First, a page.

So we’ve all heard that asbestos is bad for us. But when was asbestos banned, and how do we know when to look out for asbestos in our homes? We’re here to set the records straight on when asbestos was banned, and what type of materials could still be around.
When was asbestos used in homes?
Because of its fire resistant and insulating properties, asbestos was commonly used between 1900 and 1980. Many homes built before the 1980s still contain asbestos ceiling tiles, insulation, piping, and flooring that must be professionally encapsulated or removed for health reasons.
That’s because we now know for certain that asbestos fibers can cause asbestosis, lung cancer, mesothelioma cancer, and other serious conditions if inhaled.
When was asbestos banned in the US?
More than 50 countries, including the UK, Australia, Canada, and all countries in the European Union, have banned the use of asbestos. The United States is not one of them. While it may be surprising to hear considering the medical findings surrounding asbestos – asbestos has actually never been banned in the United States.
The Ban Asbestos in America Act was introduced in 2002, but it did not make it through Congress. Asbestos continues to be used in some fireproofing, friction, and roofing materials as well as other everyday products.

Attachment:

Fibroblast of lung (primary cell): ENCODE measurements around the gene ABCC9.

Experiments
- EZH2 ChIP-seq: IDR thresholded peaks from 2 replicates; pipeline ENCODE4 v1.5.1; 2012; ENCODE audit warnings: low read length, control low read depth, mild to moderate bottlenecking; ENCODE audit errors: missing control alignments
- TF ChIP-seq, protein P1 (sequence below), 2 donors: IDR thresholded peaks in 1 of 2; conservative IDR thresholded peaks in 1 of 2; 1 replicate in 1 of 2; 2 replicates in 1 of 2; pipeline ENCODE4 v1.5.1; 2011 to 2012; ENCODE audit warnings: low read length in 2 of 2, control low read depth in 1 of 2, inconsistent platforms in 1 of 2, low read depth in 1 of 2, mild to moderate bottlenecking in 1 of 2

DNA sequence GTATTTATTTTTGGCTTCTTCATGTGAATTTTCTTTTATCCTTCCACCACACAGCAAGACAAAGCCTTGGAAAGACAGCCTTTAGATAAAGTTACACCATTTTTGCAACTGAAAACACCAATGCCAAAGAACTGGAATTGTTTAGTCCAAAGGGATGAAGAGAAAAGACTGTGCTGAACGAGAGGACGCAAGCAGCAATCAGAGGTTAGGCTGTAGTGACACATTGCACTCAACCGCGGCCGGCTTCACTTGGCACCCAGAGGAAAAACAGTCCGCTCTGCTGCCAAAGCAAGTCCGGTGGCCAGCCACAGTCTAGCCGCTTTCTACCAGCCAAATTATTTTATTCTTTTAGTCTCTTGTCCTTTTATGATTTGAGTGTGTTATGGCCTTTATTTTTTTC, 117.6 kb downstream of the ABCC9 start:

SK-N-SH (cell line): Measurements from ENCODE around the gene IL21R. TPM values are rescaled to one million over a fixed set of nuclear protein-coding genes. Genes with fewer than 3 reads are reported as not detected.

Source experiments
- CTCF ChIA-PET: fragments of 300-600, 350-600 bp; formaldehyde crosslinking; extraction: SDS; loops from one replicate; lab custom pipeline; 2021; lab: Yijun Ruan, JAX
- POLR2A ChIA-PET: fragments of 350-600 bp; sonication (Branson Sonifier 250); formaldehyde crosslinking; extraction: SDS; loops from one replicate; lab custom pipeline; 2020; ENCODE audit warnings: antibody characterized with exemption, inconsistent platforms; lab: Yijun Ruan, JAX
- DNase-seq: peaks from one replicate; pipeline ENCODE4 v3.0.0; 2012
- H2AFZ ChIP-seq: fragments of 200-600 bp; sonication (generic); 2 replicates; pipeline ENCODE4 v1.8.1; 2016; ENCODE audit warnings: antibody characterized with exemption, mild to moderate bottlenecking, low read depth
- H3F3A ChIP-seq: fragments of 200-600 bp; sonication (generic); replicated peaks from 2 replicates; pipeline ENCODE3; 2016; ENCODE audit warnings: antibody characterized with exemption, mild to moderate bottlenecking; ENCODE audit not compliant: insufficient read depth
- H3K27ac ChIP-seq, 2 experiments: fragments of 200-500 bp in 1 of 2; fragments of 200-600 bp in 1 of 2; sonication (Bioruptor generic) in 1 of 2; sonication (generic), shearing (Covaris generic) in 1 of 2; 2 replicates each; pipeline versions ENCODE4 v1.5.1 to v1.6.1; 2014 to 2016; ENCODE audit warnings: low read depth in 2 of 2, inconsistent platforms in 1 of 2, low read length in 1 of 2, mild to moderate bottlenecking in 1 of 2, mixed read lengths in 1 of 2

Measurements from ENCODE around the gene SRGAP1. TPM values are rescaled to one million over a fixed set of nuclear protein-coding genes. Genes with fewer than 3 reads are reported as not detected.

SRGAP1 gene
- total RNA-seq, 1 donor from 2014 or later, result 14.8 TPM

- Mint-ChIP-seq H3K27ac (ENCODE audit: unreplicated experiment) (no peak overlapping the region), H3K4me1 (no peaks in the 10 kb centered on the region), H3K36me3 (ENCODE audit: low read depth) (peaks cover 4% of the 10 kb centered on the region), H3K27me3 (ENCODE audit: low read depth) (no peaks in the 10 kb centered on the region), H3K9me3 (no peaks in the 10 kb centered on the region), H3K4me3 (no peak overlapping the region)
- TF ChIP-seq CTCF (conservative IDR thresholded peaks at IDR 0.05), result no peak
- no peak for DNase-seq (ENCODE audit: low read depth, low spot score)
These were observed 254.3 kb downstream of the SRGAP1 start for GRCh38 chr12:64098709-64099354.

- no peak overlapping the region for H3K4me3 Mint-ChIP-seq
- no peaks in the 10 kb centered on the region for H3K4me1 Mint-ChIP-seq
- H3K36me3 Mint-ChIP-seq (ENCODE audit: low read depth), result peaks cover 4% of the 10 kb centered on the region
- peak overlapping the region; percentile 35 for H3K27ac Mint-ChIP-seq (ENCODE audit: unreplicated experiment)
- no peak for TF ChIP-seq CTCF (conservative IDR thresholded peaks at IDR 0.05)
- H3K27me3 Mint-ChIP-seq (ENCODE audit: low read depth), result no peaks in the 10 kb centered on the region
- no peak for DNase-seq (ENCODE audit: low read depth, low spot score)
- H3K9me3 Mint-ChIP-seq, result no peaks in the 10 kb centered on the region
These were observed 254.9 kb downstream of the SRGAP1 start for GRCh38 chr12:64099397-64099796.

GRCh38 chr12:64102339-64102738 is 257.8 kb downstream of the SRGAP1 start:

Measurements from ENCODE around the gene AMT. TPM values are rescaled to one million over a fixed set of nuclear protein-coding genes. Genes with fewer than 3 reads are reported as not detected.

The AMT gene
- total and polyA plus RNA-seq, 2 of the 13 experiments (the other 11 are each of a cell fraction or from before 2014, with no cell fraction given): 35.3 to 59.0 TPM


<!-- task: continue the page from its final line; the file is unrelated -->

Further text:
That doesn’t mean asbestos is in everything though. In fact, some asbestos-containing products were banned outright, and others were drastically reduced in usage.
When was asbestos banned in homes?
Thanks to some regulations set in place by the Occupational Safety and Health Administration (OSHA) and the US Environmental Protection Agency (EPA) in the 1970s, the amount of asbestos exposure in home environments has been drastically reduced.
Because of these regulations, and the safety hazards that had come to light, US companies were asked to stop producing many of their asbestos-containing materials. This is why homes built after 1980 are less likely to contain asbestos.
That being said, companies were allowed to continue selling the asbestos containing materials they already had in stock, so some materials were still used in homes into the 1990s. It is also important to note that it is still legal to import some asbestos containing materials for construction use.
While asbestos hasn’t been completely banned for use in homes, the majority of products used in construction today contain less than one percent of asbestos – or none at all.
When did they stop using asbestos in popcorn ceilings?
In 1973, one of the regulations set by the EPA was a ban on hazardous pollutants in ceiling coverings. Because companies could still use what was in stock, some asbestos-containing popcorn ceilings were still installed as late as the 1990s.
If your home was built before that time, and has a popcorn ceiling, it’s a good idea to get it tested by a professional asbestos abatement team.
Protect yourself from asbestos exposure
If you suspect that there are any asbestos-containing materials in your home, reach out to the friendly team at Asbestos Removal PRO today. We offer professional asbestos testing and removal services, with free quotes and consultations for all our customers.